“There are so many women-related issues coming to the forefront like safety of women, nutrition among others. We believe that if society has to change, it has to change with women coming to the forefront who account for half of the country’s population,” said Chavan, who is based in Pune in the western state of Maharashtra.
She has been a representative at all three levels – local self-government, state and national.
Experts such as Kumari feel the “bottom line” is that women need to be more adequately represented because unless women become a “critical mass”, no real change will take place.
“This can be brought in any form, in a different kind of law if possible. But equality has to be ensured,” she told Al Jazeera.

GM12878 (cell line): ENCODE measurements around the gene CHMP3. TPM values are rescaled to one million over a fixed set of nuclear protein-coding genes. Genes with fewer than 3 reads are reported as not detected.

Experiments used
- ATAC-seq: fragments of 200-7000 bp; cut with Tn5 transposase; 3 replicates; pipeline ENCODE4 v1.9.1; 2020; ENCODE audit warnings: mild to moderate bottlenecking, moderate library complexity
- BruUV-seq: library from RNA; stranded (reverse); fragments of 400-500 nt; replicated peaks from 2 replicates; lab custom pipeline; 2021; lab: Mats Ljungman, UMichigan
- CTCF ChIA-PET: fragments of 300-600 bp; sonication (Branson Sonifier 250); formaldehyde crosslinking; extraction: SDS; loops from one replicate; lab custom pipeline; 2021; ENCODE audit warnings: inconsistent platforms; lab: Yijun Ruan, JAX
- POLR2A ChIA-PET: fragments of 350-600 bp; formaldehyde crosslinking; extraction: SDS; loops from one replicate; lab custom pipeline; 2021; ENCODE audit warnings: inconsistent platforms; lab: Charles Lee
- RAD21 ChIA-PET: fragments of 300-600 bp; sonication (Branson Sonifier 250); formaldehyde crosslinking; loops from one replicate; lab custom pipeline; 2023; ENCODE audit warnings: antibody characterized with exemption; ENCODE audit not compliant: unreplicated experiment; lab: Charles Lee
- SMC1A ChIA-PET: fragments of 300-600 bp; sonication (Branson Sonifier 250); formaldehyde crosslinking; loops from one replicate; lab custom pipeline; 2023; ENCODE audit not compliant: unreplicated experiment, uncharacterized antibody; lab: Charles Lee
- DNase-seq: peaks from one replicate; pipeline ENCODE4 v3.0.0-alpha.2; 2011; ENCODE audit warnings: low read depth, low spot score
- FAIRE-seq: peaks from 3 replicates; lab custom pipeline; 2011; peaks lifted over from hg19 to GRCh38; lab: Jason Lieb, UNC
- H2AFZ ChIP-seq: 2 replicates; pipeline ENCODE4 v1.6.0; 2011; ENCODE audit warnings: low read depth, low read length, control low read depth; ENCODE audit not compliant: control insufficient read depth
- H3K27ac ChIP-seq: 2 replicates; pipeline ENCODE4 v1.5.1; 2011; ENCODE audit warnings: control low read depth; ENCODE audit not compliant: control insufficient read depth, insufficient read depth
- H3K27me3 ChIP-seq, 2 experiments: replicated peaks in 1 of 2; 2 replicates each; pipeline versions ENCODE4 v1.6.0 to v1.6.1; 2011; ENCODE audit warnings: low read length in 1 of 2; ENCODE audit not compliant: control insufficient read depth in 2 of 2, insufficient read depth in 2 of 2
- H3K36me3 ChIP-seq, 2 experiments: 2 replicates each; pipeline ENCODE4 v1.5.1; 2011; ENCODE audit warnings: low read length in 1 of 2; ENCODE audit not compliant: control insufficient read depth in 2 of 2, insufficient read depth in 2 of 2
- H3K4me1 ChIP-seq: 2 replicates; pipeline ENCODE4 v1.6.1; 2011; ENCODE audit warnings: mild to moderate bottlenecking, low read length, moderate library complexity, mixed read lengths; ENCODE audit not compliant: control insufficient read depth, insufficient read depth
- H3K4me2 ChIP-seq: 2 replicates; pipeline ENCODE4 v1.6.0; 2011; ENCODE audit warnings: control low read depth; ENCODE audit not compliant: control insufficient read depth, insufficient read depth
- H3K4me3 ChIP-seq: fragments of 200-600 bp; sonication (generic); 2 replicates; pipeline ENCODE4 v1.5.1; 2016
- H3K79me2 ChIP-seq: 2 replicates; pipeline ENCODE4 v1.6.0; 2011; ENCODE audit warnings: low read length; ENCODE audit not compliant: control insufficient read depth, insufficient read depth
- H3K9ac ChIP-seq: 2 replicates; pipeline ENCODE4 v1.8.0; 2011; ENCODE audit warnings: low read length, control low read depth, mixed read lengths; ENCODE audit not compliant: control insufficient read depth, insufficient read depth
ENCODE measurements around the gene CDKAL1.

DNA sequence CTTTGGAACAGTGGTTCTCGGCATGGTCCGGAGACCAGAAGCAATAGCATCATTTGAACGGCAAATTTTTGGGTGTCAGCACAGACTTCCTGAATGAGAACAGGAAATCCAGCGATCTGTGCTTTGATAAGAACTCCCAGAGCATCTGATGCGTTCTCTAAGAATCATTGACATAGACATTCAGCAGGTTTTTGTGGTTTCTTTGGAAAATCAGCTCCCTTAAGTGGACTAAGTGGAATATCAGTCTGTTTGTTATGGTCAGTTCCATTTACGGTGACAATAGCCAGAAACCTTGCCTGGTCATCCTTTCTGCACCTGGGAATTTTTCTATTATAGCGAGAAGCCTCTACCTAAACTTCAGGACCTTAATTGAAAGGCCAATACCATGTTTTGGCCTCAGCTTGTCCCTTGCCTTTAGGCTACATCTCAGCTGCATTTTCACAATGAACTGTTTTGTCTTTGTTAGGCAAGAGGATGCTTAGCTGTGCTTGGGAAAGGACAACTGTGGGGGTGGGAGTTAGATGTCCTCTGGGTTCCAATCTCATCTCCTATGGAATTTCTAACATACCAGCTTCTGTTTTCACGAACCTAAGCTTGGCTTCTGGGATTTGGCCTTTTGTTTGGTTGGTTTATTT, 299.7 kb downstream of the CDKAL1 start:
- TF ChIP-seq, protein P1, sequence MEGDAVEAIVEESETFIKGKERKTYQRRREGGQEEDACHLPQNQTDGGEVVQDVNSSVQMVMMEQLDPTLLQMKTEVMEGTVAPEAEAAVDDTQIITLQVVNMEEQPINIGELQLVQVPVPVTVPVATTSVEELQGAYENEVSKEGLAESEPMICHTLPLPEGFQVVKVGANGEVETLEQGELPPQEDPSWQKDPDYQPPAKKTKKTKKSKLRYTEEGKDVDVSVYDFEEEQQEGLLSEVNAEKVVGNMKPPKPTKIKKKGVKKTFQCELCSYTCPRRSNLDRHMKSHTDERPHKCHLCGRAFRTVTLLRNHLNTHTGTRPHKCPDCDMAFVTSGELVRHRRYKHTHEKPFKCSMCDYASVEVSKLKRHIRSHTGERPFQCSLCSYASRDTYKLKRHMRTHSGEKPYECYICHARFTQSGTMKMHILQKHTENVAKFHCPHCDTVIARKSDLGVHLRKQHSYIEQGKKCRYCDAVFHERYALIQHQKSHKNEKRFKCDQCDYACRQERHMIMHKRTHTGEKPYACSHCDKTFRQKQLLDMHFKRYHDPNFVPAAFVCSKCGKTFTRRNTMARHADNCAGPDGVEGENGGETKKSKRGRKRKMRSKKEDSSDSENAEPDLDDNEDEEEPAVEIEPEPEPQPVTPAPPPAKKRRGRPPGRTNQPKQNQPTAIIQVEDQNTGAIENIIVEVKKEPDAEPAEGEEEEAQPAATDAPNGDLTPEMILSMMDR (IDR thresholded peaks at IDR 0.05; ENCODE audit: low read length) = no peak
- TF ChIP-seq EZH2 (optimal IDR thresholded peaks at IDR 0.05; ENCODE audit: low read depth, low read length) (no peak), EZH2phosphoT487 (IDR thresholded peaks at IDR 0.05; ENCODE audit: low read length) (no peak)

All the experts and politicians Al Jazeera spoke to agreed that, given that issues related to women have taken centre stage and key political parties are in favour of the bill, the wait should end and the bill be brought to the parliament for passage.
Lok Sabha member Kanimozhi Karunanidhi of the Dravida Munnetra Kazhagam party asked during a session in July whether the government proposed to bring the Women’s Reservation Bill and if its details could be shared.
“Gender justice is an important commitment of the government. The issue involved needs careful consideration on the basis of the consensus among all political parties before a Bill for amendment in the Constitution is brought before Parliament,” the Ministry of Law and Justice said in a reply to her.